It would be introduced experimentally as the lowest cost option for open access. Authors who submit articles to the magazines Nature Genetics, Nature Methods and Nature Physics would pay €4,790 per article if they agree to participate in the so-called “guided revision.” Through this process, if the publishers of the three magazines decide that a manuscript is robust enough to send for revision in pairs, the authors would have to pay an upfront “editorial assessment fee” of €2,190 to cover initial costs, without guarantee of publication. If the article is accepted, they would pay an additional fee of €2,600. If not accepted, the author would still be able to incorporate into their manuscript the revisers’ recommendations. The first draft of Plan S incorporates standardization and a ceiling for the article processing fees (APFs) charged to the authors. The APFs remunerate the publishers, covering editorial and publication costs for the articles, which today range from US$1,500 and US$5,000 per paper. The designers of Plan S have suggested a range of values between US$1,500 and US$3,000 for each APF. In the current version of the plan, it recommends that publishers simply be transparent with respect to their criteria for defining fees.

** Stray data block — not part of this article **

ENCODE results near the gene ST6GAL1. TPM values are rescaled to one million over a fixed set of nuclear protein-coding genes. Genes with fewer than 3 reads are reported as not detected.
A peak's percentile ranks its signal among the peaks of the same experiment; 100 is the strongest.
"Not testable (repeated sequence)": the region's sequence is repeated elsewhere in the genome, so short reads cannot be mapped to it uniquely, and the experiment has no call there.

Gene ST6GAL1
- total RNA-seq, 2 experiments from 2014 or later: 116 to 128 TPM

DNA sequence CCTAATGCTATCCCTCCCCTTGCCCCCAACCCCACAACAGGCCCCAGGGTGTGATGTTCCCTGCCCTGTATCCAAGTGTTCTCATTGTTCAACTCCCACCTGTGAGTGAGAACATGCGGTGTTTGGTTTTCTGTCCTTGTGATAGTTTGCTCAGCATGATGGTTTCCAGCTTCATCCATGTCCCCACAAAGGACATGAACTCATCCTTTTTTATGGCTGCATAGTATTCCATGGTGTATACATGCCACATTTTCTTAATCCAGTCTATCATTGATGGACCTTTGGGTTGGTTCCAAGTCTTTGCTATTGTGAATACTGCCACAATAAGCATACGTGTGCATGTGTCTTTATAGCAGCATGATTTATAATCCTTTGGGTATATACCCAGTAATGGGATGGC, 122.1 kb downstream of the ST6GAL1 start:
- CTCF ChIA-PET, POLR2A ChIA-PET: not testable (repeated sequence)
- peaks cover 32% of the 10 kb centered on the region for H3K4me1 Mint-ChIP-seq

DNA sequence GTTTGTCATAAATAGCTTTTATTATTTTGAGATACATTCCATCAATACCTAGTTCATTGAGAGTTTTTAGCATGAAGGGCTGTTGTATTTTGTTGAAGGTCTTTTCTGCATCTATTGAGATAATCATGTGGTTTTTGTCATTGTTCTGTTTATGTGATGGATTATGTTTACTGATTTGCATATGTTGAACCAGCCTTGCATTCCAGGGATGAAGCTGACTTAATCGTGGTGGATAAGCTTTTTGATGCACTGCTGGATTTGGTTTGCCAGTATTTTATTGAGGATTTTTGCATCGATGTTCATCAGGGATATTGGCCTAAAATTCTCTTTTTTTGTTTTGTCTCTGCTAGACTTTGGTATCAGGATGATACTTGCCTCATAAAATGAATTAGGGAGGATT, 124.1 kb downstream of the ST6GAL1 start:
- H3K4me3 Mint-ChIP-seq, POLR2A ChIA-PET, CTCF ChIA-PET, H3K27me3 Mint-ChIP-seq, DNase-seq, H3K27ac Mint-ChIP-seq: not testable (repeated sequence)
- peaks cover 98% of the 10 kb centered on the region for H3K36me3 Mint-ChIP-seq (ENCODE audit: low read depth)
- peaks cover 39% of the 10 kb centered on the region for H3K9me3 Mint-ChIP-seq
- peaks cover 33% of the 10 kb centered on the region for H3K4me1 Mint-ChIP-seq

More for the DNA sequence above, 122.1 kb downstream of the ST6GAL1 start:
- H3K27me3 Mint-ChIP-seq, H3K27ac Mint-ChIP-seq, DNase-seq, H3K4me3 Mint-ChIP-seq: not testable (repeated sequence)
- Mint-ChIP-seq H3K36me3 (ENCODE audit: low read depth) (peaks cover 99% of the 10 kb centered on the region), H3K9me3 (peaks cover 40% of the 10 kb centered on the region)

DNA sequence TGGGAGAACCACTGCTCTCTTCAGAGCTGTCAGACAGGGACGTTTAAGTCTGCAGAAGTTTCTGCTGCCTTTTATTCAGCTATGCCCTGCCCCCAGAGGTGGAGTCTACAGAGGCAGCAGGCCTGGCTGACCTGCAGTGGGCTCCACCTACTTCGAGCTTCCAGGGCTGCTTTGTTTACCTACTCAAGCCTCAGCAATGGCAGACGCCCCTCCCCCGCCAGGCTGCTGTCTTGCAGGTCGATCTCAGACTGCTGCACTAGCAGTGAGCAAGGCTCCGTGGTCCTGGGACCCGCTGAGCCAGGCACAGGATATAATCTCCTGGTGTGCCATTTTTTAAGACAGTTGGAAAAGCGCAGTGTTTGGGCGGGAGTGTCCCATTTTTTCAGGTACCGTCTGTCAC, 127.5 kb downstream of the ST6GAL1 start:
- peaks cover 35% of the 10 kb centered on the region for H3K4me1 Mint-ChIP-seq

According to Abel Packer, there are restricted access magazines that would allow for immediate distribution of articles in public repositories—but only if the content were sponsored by a signing agency with Plan S. The other articles would continue to be inaccessible for a waiting period of at least six months. He expects that the competition between magazines will obligate publishers to charge competitive fees. “Perhaps some will reduce the value of their APFs and seek financial stability, increasing the number of articles accepted for publication,” he suggests. “But the tendency is to widen the gap between researchers of wealthy countries––who would have access to high impact journals––and those in poorer countries, or at the beginning of their careers, who would have to find other options,” he explains.